It appears that the eye for an eye Law (Levitcus 24:20) is punishing, by taking away something that we need. Whereas the Law to bless our enemy (Matthew 5:38-5:34) is like giving something good to make them happy. Like being kind to the evil one and lending to our enemies without expecting repayment (Luke 6:35). In (Matthew 5:17) Jesus said he came to fullfill the eye for an eye Law, right down to the smallest detail.

  • That law was about blemishing another person. Balanced punishment required the same blemish to be done; it was not to be vindictive punishment, going beyond the damage done. It goes on to say that if a beast was killed, one beast must be given back. If a person was killed, the killer had to be killed. Even the unintentional manslayer had to flee to a city of refuge to avoid the next of kin taking his life. This is not about "taking away something we need". Blessing an enemy is an entirely different matter; not sinking to their level.
    – Anne
    Commented Apr 24, 2023 at 15:49
  • Yes and also see Exodus 24:22 where it specifies the judges shall determine the necessary compensation based on the plaintiffs demand and v.26 shows that "eye for eye" is not literal. The judge may award the plaintiff an eye or a tooth... but he is not required to do so.,, especially if the plaintiff want a monetary equivalent. Sure this was the usual case. Commented Apr 25, 2023 at 1:24
  • @ Anne, If we are sued to the point where we can't afford our basic needs, then that is like taking away something we need. As we bless our enemy we would not demand payment of any kind, according to Luke 6:30. Commented Apr 26, 2023 at 16:26

2 Answers 2


The OP speaks of fulfilling the "eye for an eye Law, right down to the smallest detail." That isn't quite right however. Jesus said "Do not think that I have come to abolish the Law or the Prophets; I have come not to abolish but to fulfill." He is speaking very generally here. The law of an "eye for an eye" needs to be seen in its context: In Exodus, it is an instruction to judges to award plaintiffs reasonable damages, no less and no more.

When people who are fighting injure a pregnant woman so that there is a miscarriage and yet no further harm follows, the one responsible shall be fined what the woman’s husband demands, paying as much as the judges determine. 23 If any harm follows, then you shall give life for life, 24 eye for eye, tooth for tooth, hand for hand, foot for foot, 25 burn for burn, wound for wound, stripe for stripe. (Ex. 21)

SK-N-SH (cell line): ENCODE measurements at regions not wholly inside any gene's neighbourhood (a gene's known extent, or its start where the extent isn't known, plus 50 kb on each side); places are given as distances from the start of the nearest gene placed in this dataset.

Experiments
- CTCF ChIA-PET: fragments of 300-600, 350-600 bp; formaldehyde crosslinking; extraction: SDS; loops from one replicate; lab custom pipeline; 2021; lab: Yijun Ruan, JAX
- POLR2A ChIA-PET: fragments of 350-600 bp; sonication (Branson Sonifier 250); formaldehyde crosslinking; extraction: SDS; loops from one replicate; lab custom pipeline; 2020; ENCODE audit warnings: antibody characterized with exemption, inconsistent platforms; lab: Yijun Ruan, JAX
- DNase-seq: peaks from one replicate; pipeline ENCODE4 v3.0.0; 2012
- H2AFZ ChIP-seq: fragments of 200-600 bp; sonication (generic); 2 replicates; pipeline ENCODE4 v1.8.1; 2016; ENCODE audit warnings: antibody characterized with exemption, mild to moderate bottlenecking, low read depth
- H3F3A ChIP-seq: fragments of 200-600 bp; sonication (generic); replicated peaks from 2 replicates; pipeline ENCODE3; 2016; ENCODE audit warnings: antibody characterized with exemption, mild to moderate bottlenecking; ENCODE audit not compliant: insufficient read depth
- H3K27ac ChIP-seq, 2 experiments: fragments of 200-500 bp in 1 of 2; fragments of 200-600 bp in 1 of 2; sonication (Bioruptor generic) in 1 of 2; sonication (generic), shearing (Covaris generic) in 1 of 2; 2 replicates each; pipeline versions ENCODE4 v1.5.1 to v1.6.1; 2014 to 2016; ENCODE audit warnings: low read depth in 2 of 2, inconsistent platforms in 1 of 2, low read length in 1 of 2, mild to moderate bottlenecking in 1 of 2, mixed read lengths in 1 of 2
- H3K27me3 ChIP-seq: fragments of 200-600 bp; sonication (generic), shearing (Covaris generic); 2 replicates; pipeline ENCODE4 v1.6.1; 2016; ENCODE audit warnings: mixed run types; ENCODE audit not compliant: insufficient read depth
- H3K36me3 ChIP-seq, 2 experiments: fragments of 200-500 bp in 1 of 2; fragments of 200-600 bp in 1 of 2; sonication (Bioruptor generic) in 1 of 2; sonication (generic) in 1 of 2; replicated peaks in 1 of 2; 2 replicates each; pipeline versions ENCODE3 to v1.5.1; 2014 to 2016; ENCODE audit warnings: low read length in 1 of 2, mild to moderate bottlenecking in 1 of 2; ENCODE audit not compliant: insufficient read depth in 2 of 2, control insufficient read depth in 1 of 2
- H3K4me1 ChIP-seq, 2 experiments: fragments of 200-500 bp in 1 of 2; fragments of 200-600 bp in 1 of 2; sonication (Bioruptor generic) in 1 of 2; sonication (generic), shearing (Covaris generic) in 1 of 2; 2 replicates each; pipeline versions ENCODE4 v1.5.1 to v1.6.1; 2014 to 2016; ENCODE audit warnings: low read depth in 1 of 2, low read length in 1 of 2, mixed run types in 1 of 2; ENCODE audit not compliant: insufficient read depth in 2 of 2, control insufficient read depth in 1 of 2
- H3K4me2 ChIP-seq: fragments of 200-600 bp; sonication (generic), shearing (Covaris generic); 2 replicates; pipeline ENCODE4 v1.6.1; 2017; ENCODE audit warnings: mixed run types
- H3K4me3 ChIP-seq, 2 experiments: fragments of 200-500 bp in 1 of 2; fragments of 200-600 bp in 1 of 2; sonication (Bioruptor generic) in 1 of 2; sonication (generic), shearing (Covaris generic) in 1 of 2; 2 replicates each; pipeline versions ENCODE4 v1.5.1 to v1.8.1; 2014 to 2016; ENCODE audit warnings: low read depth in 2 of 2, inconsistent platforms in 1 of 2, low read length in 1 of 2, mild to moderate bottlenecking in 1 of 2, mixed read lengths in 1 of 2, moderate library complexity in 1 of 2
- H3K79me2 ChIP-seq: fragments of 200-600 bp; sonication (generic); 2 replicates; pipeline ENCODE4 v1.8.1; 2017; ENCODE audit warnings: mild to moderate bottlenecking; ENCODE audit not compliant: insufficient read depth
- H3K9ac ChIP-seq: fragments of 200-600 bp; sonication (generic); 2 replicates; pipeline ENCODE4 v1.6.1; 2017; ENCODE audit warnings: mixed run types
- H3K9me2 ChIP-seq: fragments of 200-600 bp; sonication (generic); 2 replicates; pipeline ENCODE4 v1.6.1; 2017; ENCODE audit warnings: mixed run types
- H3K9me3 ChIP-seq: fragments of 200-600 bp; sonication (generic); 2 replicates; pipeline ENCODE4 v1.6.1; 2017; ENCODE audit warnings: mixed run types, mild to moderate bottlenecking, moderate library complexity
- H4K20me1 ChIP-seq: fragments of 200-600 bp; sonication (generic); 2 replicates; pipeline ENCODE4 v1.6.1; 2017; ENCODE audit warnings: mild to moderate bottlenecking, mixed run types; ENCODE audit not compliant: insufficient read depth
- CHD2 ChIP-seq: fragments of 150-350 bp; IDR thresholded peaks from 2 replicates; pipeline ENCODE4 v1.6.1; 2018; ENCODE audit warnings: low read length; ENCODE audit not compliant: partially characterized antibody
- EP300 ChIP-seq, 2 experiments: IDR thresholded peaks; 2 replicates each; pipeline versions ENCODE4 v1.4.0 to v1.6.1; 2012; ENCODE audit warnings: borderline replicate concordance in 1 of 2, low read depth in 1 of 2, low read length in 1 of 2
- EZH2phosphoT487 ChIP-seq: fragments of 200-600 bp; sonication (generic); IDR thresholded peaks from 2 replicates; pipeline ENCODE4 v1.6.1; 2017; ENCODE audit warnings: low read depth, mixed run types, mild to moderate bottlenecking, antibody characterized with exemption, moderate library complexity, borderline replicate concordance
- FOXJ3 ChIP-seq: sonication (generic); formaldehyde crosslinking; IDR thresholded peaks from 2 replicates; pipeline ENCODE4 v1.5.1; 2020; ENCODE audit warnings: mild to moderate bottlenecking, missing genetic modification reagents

Indeed the very next verse shows that the law of "eye for eye" is NOT to be taken literally:

26 When a slaveowner strikes the eye of a male or female slave, destroying it, the owner shall let the slave go, a free person, to compensate for the eye. 27 If the owner knocks out a tooth of a male or female slave, the slave shall be let go, a free person, to compensate for the tooth.

Admittedly other iterations of the "eye for an eye" rule seem to imply a more literal sense of the matter (Dt 19:21, Lev 24:19). But they come on the foundation of Exodus' version and do not intend to supersede Exodus' insistence than monetary compensation ('paying as much as the judges determine') is an acceptable alternative to physical harm. There were lively debates in Jesus' time about how the Law was to be applied in many areas, and when Jesus said he came to "fulfill the law" it does not mean that he necessarily that the harshest interpretation of the law was correct.

Now that we understand that "eye for eye" need not be taken literally, here is an example of how seeking "eye-for-eye" compensation and loving one's enemy are compatible. Let's say a man runs a stop sign and causes a serious injury to the diver of the other car. The injured party sues for damages equal to the pain and loss from his injury, plus damages to the car. But spiritually, he also forgives the person who caused the injury and they become friends. His enemy in the realm of law has become his brother in spirit.

  • +1. Very good answer.
    – Dottard
    Commented Apr 24, 2023 at 21:12
  • @ Dan Fefferman, Would the injured party forgive and become friends if the person who caused the injury could not pay for injuries? Commented Apr 26, 2023 at 16:10

Twice in that passage Jesus says "But I say to you..." He definitely sees a difference between the law quoted in v38 and the advice given in vv39-42, and between the law quoted in v43 and the advice given in vv 44-48.

But in Matthew ch22 v39, Jesus declares that that "the law and the prophets" depend upon the two greatest commandments. So I suggest that those two commandments in themselves are "the law and the prophets" which he promises to keep in ch5 v17. Not the full detail of the laws of Moses.

That is how we may solve these "contradictions" about whether the N.T. does or does not support the law. By understanding that the word "law" has more than one meaning.

  • Up-voted +1 . The rule of the Spirit . . . . of Life in Christ Jesus, Romans 8:2. Nomos has a broad meaning : 'law' or 'rule' or even 'authority' ('come under law').
    – Nigel J
    Commented Apr 24, 2023 at 16:49
  • the downvote was not mine, but I do not see Jesus "but" as in any way contradicting the OT laws, Rather Jesus is commanding his disciples to go beyond them. Not just "no adultery" but no adulterous thoughts, not just "no false swearing" but always tell the truth, not just "no killing" but no hating, not just "love your neighbor" but love your enemy etc. This must be what he meant by saying our righteousness must be greater than the strictest of the Pharisees. Commented Apr 25, 2023 at 1:36

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